8. In 2017, you went back to Vaughan Azzurri. How was your second stint back at Aruzzi?
My second stint I went in with a different mentality. Prior years it was always about pushing to the next level, this stint was just about enjoying the game and training to be the best i can be.
9. In May 2019, you signed your first professional contract with CPL side HFX Wanderers. How were you feeling after signing your first pro contract?
To be honest, I felt very fulfilled after signing but was not too surprised. I had been acting like a pro years before I actually signed my first pro deal.
10. What has your experience in the CPL been like?
he CPL had been a rumour for so long that my expectations were not too high. However, the CPL has been a pleasant surprise for football in Canada. I’m excited to see where it continues to progress too.
11. Who’s the best player you’ve ever played against?
In a friendly last summer I got the privilege of playing against then serie A club Frosinone calcio. There I got to play against Federico Dionisi, and he was for sure the best player I played against.
12. Craziest story from your career?
Probably the craziest moment of my career would be in 2014 playing in the national championships for York university. I was subbed into the match in the second half of extra time to score the winning goal in the 114th minute. We then went on to win the national title 2 straight years.
13. What are your goals for your post playing career?
I would love to help athletes on the mental side of professional and amateur sports. I think something that has always held me back was not my ability, but my mental strength. After many years of training, I found the mental strength to finally push to the next level and would like to give that knowledge to the next generation of Canadian athletes.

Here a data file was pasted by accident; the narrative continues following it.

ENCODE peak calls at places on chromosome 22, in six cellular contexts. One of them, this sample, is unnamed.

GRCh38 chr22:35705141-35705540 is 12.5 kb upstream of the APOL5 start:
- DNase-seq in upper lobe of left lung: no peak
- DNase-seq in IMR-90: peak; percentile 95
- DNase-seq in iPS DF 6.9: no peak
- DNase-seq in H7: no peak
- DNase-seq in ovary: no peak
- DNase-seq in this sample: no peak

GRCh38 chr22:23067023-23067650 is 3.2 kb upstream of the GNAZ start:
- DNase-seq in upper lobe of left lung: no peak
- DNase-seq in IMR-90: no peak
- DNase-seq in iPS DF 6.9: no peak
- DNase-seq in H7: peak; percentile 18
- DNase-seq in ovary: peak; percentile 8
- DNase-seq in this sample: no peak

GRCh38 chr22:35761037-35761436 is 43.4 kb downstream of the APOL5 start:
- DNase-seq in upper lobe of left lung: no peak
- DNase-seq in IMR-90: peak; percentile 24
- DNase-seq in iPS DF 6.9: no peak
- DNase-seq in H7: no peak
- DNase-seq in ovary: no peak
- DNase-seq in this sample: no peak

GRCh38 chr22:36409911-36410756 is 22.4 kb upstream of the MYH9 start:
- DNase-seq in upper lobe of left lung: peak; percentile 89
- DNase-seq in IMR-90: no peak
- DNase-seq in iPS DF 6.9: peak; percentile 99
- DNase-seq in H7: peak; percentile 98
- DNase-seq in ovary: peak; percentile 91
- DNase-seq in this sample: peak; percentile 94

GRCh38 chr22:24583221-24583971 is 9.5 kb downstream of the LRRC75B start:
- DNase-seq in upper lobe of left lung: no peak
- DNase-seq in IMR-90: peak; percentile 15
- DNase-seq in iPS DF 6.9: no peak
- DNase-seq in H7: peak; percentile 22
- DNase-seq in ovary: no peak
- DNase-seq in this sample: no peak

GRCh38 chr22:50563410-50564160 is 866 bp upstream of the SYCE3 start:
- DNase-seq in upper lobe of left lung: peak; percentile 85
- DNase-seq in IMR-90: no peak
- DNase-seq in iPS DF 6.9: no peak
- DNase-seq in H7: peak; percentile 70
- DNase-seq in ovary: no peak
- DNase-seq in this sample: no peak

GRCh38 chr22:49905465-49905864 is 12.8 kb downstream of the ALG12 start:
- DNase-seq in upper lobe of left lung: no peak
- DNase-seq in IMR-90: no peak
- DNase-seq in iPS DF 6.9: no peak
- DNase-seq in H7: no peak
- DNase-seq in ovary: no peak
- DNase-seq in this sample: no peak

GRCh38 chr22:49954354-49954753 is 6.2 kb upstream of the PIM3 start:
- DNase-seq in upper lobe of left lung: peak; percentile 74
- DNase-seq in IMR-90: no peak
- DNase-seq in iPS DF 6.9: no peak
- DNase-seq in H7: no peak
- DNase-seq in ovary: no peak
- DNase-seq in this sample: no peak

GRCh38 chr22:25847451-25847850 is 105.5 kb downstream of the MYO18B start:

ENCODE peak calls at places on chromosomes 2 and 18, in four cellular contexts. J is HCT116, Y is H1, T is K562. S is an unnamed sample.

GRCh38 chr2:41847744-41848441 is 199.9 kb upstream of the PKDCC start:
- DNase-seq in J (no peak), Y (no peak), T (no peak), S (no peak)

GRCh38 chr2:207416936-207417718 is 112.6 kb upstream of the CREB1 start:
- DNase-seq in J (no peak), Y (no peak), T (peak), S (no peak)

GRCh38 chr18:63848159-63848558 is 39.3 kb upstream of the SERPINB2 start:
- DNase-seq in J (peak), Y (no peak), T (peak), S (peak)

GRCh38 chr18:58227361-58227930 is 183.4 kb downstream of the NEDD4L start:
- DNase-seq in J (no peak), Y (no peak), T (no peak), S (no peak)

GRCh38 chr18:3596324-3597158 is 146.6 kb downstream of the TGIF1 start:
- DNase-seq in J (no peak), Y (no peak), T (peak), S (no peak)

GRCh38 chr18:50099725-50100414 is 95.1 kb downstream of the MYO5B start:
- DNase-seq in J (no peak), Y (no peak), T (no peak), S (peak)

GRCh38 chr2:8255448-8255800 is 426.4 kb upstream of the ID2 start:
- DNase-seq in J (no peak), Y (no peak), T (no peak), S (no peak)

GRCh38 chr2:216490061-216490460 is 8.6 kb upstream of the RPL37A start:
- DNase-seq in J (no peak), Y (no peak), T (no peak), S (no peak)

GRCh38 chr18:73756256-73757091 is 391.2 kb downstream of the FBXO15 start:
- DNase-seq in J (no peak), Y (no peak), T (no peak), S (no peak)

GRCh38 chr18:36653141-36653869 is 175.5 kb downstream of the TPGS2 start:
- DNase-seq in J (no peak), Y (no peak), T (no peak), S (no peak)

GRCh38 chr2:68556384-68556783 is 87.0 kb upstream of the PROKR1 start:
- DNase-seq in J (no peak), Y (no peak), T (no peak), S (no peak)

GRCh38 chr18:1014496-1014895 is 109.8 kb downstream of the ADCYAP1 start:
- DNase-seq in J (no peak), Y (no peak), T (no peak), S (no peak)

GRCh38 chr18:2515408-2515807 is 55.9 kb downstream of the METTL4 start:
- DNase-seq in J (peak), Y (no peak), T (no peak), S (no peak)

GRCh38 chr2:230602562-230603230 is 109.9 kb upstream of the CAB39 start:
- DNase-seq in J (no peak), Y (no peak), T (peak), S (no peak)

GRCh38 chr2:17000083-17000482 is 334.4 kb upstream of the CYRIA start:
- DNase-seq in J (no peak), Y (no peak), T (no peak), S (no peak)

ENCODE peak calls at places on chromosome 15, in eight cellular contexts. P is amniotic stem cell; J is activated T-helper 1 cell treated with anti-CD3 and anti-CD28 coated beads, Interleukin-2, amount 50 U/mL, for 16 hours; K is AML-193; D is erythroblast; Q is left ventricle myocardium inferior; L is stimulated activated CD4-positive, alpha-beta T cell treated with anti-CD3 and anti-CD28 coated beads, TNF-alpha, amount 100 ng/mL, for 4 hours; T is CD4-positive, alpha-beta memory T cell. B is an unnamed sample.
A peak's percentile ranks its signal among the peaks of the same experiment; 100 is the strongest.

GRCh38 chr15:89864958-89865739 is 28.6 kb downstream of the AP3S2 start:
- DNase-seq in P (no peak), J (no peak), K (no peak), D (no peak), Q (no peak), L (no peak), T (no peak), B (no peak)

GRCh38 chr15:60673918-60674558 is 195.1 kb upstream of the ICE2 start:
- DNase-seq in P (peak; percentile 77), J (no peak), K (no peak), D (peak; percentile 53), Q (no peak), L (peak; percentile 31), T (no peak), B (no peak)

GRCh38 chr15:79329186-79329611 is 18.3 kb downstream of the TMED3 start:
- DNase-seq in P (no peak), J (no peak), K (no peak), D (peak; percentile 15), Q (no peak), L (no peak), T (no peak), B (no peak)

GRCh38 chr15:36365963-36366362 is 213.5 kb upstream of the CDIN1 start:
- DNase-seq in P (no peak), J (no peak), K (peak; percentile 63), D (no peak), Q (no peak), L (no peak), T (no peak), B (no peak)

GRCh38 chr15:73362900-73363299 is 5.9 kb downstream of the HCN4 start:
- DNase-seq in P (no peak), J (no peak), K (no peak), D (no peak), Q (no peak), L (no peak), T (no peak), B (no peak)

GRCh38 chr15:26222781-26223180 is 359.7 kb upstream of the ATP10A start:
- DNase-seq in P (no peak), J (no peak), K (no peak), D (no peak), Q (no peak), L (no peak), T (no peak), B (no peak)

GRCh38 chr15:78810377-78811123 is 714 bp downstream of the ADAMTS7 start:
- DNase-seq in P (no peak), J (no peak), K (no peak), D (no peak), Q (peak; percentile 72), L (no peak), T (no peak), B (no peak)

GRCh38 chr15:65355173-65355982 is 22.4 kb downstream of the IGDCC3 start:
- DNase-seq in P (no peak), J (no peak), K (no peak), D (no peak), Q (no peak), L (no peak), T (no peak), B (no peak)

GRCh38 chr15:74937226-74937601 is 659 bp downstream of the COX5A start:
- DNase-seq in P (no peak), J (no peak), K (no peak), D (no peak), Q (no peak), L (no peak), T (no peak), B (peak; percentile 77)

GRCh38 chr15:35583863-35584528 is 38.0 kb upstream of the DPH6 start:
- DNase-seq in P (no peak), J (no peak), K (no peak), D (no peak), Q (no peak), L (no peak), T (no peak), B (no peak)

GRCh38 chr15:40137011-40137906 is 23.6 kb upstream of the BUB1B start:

14. Who’s your biggest role model and why?
LeBron James is my biggest role model because he is an athlete that shares the same philosophy on sport. He is obviously much more successful but carries always the same perspective that he is much more than just an athlete, and that we must be the best person we can be, rather than value ourselves based on performance.
15. What’s the biggest misconception about being a professional?
Many people think being a professional requires ability and talent. This for me is the biggest misconception as it requires much more discipline, mental strength, and perseverance than the former.
16. In five words, describe yourself.
The man in the arena (quote from Theodore Roosevelt).
17. Any last words for the readers?
For those aspiring athletes, the best advice is to put your best foot forward each day, improve even 1% on or off the field where you can, and enjoy yourself regardless of your successes and failures, because they do not define you. Lastly, to be a good professional, means to be an even better person.
Interview by Chris Dailey
Huge thanks to Matthew for the great interview! Class player and class person, a true professional.